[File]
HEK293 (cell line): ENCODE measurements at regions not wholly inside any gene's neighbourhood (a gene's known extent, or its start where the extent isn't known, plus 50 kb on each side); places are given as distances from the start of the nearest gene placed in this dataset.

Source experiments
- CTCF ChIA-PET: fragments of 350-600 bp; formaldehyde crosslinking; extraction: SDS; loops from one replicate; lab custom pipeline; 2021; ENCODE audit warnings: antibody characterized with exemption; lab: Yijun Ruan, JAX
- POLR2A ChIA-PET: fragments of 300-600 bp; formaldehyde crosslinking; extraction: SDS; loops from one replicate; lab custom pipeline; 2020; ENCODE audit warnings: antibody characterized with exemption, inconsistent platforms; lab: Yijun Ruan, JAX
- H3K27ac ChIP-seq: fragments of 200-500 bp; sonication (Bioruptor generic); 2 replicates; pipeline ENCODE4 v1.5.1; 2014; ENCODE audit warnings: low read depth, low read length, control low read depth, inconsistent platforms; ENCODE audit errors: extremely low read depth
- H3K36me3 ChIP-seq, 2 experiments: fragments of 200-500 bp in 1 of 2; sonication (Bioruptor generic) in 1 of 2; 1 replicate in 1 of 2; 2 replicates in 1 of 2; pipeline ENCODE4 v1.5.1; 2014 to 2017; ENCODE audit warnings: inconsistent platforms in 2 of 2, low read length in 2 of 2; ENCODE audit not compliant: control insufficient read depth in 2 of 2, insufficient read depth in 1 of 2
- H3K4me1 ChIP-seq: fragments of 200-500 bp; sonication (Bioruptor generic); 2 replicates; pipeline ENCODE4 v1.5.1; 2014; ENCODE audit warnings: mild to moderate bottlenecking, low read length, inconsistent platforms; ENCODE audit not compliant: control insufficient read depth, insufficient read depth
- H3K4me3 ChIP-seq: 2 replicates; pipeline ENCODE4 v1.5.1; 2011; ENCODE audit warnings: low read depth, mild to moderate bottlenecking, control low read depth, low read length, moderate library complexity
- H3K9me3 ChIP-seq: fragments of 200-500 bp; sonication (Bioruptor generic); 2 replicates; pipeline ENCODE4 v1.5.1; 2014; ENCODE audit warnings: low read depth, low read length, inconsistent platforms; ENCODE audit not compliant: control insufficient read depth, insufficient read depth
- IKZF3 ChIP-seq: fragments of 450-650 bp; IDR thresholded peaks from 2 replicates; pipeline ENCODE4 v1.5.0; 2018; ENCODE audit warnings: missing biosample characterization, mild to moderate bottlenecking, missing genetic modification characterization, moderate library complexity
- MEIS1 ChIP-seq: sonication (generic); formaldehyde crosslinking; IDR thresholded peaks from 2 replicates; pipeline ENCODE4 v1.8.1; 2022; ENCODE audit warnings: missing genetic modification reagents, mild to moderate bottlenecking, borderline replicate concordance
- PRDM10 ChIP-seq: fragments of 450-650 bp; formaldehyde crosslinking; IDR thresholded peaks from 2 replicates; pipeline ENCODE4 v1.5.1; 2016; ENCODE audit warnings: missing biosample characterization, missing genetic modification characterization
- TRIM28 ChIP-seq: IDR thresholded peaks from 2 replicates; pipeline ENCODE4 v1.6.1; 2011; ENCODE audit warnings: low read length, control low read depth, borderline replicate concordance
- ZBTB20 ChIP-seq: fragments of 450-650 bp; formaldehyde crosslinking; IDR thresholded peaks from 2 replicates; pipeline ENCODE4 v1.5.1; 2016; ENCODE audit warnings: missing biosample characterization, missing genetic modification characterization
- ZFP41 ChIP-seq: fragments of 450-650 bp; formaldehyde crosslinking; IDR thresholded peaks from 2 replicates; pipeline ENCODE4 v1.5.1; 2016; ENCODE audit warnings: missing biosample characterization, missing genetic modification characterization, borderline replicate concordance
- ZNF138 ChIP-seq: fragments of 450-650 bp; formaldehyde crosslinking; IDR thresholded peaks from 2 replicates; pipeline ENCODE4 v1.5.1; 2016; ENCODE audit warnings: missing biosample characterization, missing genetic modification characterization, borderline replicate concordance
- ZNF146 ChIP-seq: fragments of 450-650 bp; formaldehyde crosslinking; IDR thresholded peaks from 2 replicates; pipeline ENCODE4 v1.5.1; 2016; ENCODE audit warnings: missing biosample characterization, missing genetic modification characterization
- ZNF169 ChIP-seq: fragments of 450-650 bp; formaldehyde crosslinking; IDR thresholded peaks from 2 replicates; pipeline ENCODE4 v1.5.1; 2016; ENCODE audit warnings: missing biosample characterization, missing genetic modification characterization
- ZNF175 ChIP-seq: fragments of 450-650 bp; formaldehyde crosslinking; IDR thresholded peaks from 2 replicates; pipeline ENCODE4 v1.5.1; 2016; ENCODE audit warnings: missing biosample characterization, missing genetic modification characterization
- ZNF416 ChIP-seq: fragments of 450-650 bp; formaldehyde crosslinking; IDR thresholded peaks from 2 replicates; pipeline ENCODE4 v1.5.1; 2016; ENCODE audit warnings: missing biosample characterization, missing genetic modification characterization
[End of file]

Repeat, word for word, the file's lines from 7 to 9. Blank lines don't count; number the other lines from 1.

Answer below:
- H3K4me1 ChIP-seq: fragments of 200-500 bp; sonication (Bioruptor generic); 2 replicates; pipeline ENCODE4 v1.5.1; 2014; ENCODE audit warnings: mild to moderate bottlenecking, low read length, inconsistent platforms; ENCODE audit not compliant: control insufficient read depth, insufficient read depth
- H3K4me3 ChIP-seq: 2 replicates; pipeline ENCODE4 v1.5.1; 2011; ENCODE audit warnings: low read depth, mild to moderate bottlenecking, control low read depth, low read length, moderate library complexity
- H3K9me3 ChIP-seq: fragments of 200-500 bp; sonication (Bioruptor generic); 2 replicates; pipeline ENCODE4 v1.5.1; 2014; ENCODE audit warnings: low read depth, low read length, inconsistent platforms; ENCODE audit not compliant: control insufficient read depth, insufficient read depth